I still remember on several of my family trips when breakfast conversation would include my dad’s explanation why that day was a lucky day—maybe the numbers made a palindrome, or summing the numbers in the date equaled someone’s age, or one number was overrepresented like on September 9, 1999. In a slightly more rigorous fashion, the Balinese calendar also includes good days (dewasa luwung) and bad days (dewasa jelek), and certain tasks, no matter how seemingly mundane, can only be done when the day so suits them.
Luckily, for my trip planning purposes, Indonesia standardizes itself around the standard Gregorian calendar; however, Bali also uses the 210-day Pawukon calendar and the Saka lunar calendar. As I’ve heard that understanding these calendar systems can be difficult for Westerners, I took such warnings as a challenge, and I then needed to study them.
Because of it’s association or lack there of with the Gregorian Calendar, the Pawukon calendar feels more like a cycle than a calendar. The simplest correlation I can draw is the 7 day week that we have become so accustomed to. The 7 day week does not fit neatly into a 365 day year, and as a result, if my birthday was on a Friday one year, it would be on a Saturday the next year, unless of course it was a leap year. That all said, I agree it is much easier to conceptualize a 7 day cycle rather than a 210 day cycle that has come to be filled with many internal cycles as well. The 210-day Pawukon calendar can be broken up into weeks, and these weeks have lengths of 1 day, 2 days, 3 days, 4 days, up to 10 days. Even more confusing is that these weeks overlap. In other words, because every day of each of the ten possible weeks has its own name (just like we use Monday, Tuesday, Wednesday, etc), some days can have up to 10 names in the Pawukon calendar.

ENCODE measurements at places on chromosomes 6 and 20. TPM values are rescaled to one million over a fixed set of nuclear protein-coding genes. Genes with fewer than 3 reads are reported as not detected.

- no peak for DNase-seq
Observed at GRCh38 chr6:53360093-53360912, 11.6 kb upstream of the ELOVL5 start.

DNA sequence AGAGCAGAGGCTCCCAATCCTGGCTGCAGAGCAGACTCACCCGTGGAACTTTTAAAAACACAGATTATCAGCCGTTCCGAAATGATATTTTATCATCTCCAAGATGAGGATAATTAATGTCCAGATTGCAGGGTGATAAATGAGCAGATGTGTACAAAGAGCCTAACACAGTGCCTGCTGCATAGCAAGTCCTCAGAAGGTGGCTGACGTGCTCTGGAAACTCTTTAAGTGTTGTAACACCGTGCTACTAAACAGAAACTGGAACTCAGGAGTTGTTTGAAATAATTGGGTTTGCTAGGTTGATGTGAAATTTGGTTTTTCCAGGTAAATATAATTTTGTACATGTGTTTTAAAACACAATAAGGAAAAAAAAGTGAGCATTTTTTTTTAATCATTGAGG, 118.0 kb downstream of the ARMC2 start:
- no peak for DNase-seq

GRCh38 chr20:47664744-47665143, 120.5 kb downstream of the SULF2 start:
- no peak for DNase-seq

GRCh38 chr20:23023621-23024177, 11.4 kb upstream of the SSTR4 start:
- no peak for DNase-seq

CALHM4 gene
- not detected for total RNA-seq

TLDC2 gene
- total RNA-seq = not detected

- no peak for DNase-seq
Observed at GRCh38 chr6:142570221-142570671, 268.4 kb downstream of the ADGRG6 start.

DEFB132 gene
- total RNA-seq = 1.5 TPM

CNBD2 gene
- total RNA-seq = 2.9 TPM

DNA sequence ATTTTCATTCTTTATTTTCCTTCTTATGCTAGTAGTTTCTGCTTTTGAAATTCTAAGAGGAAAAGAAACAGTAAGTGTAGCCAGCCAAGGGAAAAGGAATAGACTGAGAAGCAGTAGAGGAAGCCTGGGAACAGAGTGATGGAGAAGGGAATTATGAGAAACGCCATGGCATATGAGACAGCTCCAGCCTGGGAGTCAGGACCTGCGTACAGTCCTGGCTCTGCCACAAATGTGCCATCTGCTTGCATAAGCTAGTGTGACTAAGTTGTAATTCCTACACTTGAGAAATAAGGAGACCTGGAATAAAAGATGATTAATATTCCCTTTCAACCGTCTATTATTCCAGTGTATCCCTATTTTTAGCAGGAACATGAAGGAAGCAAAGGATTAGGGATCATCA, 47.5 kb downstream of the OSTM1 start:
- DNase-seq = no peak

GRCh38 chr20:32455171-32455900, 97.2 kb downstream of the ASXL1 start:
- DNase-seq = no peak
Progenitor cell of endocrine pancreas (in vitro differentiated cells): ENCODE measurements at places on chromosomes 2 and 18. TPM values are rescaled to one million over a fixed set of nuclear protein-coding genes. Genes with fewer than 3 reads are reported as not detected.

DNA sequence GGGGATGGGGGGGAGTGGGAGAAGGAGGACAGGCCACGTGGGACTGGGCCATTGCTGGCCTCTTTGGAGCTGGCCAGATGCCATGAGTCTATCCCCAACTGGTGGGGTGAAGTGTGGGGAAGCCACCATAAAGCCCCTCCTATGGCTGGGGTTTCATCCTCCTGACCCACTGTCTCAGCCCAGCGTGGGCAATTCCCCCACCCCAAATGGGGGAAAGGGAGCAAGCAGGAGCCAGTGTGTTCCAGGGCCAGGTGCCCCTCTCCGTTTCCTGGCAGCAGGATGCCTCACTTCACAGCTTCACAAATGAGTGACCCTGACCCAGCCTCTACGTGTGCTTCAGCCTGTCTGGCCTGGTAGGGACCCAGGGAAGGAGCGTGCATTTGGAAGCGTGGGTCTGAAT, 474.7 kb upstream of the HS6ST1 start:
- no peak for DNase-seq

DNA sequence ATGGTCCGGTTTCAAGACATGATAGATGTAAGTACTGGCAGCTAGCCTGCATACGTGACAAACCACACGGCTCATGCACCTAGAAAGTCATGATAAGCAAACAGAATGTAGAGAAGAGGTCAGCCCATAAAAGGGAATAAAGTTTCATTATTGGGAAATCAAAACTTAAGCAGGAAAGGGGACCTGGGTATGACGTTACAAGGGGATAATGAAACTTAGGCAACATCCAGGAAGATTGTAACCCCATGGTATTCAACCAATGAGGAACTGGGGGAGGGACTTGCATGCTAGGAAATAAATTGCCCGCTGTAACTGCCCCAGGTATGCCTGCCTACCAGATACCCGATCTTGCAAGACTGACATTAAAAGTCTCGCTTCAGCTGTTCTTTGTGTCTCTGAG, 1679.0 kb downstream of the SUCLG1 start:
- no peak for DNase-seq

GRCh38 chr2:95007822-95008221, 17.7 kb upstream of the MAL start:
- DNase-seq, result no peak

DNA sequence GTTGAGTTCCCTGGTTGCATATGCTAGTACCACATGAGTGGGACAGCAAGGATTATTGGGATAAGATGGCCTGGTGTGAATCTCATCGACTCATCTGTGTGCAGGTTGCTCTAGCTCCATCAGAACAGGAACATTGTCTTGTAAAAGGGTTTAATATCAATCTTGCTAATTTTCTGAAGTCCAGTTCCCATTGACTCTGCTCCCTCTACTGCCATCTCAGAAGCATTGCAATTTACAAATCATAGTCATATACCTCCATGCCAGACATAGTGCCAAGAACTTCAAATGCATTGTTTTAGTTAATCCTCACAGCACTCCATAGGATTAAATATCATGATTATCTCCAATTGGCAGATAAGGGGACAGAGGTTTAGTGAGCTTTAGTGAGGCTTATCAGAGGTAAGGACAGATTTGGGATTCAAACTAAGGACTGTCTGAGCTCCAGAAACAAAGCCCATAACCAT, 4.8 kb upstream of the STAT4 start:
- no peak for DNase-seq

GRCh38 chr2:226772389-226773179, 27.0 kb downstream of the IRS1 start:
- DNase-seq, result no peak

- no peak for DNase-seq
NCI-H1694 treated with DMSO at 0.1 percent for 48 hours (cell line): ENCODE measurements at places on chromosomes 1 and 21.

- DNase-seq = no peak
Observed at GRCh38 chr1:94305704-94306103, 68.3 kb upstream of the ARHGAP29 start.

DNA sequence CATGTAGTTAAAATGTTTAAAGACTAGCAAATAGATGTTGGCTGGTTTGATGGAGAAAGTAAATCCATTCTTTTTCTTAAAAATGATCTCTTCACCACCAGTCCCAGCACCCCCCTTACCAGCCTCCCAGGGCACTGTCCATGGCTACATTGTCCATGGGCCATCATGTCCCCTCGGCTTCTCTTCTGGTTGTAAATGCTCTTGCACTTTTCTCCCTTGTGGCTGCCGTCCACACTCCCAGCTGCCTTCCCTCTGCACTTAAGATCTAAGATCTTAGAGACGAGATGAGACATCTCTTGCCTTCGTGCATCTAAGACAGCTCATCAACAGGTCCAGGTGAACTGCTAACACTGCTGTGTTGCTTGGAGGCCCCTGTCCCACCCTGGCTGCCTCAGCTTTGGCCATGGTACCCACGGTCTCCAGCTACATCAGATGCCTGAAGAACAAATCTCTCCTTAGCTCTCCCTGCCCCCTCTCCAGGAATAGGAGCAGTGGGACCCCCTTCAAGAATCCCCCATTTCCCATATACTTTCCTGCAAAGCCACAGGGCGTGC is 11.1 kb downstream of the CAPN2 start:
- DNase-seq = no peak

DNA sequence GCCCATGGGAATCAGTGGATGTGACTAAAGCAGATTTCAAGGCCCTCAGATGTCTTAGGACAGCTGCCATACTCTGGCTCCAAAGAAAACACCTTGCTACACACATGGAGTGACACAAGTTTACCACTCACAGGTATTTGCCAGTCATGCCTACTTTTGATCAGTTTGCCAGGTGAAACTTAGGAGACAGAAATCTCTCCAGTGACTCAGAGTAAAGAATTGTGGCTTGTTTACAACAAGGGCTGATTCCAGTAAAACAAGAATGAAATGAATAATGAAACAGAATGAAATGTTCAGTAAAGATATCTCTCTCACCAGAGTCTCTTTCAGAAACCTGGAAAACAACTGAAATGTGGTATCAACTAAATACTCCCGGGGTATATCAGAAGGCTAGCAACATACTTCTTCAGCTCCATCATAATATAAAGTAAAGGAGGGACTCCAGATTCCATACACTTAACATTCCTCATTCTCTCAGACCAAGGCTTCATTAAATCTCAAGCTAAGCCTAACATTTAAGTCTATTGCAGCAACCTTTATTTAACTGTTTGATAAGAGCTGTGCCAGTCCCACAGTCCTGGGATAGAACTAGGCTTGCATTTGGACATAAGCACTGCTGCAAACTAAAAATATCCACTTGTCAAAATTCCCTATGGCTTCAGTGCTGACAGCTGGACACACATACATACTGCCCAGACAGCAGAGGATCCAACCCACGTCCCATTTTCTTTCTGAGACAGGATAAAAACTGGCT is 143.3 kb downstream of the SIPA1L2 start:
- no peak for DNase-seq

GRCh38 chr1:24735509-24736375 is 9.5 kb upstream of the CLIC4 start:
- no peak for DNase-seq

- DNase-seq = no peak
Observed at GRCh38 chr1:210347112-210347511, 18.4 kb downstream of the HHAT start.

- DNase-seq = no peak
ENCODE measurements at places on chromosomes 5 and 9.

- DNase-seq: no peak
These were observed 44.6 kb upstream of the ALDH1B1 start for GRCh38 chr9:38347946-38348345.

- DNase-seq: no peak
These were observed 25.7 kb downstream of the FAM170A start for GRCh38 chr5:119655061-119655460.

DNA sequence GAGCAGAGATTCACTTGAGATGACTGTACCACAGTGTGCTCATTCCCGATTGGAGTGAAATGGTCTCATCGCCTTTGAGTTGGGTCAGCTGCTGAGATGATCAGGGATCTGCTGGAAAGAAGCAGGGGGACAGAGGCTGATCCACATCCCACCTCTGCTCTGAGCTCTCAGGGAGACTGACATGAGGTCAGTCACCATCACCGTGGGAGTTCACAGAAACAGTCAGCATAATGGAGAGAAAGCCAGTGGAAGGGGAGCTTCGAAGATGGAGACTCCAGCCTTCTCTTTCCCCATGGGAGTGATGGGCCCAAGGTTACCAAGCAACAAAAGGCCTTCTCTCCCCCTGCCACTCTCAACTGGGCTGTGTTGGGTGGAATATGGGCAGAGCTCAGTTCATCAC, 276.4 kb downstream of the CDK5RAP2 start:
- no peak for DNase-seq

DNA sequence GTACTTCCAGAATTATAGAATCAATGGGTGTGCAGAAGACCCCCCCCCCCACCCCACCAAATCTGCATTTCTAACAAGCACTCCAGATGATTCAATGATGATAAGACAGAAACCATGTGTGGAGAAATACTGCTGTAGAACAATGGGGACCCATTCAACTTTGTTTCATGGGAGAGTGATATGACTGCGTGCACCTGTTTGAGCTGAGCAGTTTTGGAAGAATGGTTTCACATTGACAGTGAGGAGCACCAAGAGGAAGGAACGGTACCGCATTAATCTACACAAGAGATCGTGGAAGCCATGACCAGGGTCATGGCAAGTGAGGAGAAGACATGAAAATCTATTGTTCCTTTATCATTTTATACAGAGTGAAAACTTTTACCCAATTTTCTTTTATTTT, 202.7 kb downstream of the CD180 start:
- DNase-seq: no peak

I will spare all of the details of this calendar system that Balinese expert Fred Eiseman describes in his book “Bali: Sekala and Niskala”, but to get a sense of how this system might get a bit confusing, I will share this one fact that I quote from Eiseman:
Determining the day name of the Dasawara, the ten-day week, is a bit more complex: add the urip [day value] of the Pancawara [5-day week] to that of the Saptawara [7-day week]. Then add 1, and divide the total by 10. The day of the ten-day week is determined by the remainder of this division.
Just the fact that days of the week have values that don’t correspond to the order they fall in a particular week and then all of these operations need to be applied to those values to determine the day of another week is no small task. Luckily, for the 5 and 7 day weeks, the days repeat in a 5 or 7 day pattern respectively.
Back to the real point of all this calendar talk, I want to figure out if the days that I’m in Bali are good days! Generally, the most important days in the Pawukon cycle occur when important days of multiple week systems intersect– sort of like our Friday the 13th. Important days occur when the last days of the 3 and 5 day week cycles overlap, which when we figure out their lowest common dominator, this can be calculated to occur every 15 days. These two days, called Kajeng and Keliwon, are good for prayers and ceremonies, but also days when evil spirits are around. It does not look like the days I am in Bali will overlap with these days, but the day I entered Bali was three, double-two, double-one, which must be a lucky day.